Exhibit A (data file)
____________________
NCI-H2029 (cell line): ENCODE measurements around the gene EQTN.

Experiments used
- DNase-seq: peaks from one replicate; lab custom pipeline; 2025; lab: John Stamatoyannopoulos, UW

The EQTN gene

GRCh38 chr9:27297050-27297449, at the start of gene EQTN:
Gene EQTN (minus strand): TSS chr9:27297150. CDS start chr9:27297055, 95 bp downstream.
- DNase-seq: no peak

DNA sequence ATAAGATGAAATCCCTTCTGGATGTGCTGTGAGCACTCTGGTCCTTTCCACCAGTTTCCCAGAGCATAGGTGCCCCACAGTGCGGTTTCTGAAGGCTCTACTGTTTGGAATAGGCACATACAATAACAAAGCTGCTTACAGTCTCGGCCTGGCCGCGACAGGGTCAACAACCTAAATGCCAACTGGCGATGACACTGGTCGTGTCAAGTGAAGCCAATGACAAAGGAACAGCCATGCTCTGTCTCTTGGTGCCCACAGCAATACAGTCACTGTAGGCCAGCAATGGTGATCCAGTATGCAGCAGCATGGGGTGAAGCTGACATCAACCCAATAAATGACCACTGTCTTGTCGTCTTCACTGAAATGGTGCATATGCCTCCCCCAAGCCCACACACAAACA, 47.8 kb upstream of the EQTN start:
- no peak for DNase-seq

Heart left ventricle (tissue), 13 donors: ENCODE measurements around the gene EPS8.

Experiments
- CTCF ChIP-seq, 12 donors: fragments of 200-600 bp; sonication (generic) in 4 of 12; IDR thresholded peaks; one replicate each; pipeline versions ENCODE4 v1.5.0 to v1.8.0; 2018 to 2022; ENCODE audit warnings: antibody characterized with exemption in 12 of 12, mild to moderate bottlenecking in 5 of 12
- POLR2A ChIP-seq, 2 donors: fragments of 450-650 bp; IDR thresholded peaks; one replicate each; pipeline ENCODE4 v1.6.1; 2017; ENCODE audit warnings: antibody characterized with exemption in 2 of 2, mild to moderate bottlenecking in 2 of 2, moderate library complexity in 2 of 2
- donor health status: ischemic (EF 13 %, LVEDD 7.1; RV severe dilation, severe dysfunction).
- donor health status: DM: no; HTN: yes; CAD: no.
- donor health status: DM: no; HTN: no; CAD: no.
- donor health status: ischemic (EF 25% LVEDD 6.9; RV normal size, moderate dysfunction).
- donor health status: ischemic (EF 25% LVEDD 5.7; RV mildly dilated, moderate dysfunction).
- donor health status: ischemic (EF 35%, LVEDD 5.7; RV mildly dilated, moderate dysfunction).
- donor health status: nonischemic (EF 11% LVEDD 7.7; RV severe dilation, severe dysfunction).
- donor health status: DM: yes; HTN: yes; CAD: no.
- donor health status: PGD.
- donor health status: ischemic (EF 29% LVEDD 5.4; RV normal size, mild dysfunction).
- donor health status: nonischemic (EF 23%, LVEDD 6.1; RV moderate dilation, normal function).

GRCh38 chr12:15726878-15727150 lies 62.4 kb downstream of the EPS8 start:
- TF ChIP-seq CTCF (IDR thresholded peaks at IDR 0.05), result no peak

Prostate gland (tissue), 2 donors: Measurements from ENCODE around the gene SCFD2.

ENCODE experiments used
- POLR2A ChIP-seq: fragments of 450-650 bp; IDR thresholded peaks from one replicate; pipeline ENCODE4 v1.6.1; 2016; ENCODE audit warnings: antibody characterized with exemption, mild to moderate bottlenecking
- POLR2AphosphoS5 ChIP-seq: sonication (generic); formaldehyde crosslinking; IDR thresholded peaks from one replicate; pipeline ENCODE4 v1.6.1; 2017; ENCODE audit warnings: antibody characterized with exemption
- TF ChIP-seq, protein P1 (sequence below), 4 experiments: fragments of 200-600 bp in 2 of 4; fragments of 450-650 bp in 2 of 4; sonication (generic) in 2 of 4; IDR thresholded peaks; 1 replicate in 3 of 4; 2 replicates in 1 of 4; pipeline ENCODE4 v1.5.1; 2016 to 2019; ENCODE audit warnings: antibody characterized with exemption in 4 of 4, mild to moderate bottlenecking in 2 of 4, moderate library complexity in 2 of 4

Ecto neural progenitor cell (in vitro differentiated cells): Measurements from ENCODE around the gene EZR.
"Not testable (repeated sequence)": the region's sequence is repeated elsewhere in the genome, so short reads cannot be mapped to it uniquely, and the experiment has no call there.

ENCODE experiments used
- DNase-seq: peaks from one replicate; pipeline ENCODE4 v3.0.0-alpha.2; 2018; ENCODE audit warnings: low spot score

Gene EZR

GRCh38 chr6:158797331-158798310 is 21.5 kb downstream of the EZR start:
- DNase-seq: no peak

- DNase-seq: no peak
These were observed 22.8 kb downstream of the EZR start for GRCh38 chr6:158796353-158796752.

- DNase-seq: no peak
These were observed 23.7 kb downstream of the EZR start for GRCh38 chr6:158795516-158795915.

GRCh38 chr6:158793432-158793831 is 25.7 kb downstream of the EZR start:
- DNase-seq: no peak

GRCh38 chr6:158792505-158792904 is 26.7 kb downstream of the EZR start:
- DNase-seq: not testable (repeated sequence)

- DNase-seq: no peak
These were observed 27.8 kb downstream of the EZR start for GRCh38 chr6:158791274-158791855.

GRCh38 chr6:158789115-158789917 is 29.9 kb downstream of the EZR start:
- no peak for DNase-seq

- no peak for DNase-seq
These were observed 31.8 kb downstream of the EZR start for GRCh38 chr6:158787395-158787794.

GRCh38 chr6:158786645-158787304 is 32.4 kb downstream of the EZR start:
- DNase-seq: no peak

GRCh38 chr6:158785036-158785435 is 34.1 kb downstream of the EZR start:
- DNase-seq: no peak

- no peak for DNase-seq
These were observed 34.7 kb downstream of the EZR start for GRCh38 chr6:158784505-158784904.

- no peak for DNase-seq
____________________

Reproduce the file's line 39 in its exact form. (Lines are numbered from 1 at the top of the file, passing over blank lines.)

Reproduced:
- DNase-seq: no peak